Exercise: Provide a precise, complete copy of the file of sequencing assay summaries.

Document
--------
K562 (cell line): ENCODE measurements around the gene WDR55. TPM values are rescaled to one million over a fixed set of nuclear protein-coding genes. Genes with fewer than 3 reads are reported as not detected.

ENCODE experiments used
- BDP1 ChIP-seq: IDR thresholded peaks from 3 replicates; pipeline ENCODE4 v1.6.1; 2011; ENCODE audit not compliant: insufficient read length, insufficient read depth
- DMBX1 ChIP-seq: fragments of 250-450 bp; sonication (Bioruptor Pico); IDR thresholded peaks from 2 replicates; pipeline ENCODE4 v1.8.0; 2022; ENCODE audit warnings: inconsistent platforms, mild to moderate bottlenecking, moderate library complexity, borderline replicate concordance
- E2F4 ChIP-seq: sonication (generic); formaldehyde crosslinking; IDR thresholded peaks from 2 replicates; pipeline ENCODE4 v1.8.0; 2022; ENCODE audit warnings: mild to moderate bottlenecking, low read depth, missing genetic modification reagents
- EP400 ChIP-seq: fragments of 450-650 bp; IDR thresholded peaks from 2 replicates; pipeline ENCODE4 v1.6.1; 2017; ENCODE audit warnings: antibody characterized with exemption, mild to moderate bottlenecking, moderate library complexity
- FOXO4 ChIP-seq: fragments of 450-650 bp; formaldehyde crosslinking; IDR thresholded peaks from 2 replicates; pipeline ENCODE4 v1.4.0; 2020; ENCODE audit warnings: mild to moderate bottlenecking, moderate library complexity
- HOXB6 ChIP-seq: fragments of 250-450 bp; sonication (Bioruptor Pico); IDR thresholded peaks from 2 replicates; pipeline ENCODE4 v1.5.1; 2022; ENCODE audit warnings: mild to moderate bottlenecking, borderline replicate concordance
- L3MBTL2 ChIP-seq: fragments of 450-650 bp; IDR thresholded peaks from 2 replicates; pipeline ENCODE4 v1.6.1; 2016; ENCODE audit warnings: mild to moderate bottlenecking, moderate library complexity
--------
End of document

K562 (cell line): ENCODE measurements around the gene WDR55. TPM values are rescaled to one million over a fixed set of nuclear protein-coding genes. Genes with fewer than 3 reads are reported as not detected.

ENCODE experiments used
- BDP1 ChIP-seq: IDR thresholded peaks from 3 replicates; pipeline ENCODE4 v1.6.1; 2011; ENCODE audit not compliant: insufficient read length, insufficient read depth
- DMBX1 ChIP-seq: fragments of 250-450 bp; sonication (Bioruptor Pico); IDR thresholded peaks from 2 replicates; pipeline ENCODE4 v1.8.0; 2022; ENCODE audit warnings: inconsistent platforms, mild to moderate bottlenecking, moderate library complexity, borderline replicate concordance
- E2F4 ChIP-seq: sonication (generic); formaldehyde crosslinking; IDR thresholded peaks from 2 replicates; pipeline ENCODE4 v1.8.0; 2022; ENCODE audit warnings: mild to moderate bottlenecking, low read depth, missing genetic modification reagents
- EP400 ChIP-seq: fragments of 450-650 bp; IDR thresholded peaks from 2 replicates; pipeline ENCODE4 v1.6.1; 2017; ENCODE audit warnings: antibody characterized with exemption, mild to moderate bottlenecking, moderate library complexity
- FOXO4 ChIP-seq: fragments of 450-650 bp; formaldehyde crosslinking; IDR thresholded peaks from 2 replicates; pipeline ENCODE4 v1.4.0; 2020; ENCODE audit warnings: mild to moderate bottlenecking, moderate library complexity
- HOXB6 ChIP-seq: fragments of 250-450 bp; sonication (Bioruptor Pico); IDR thresholded peaks from 2 replicates; pipeline ENCODE4 v1.5.1; 2022; ENCODE audit warnings: mild to moderate bottlenecking, borderline replicate concordance
- L3MBTL2 ChIP-seq: fragments of 450-650 bp; IDR thresholded peaks from 2 replicates; pipeline ENCODE4 v1.6.1; 2016; ENCODE audit warnings: mild to moderate bottlenecking, moderate library complexity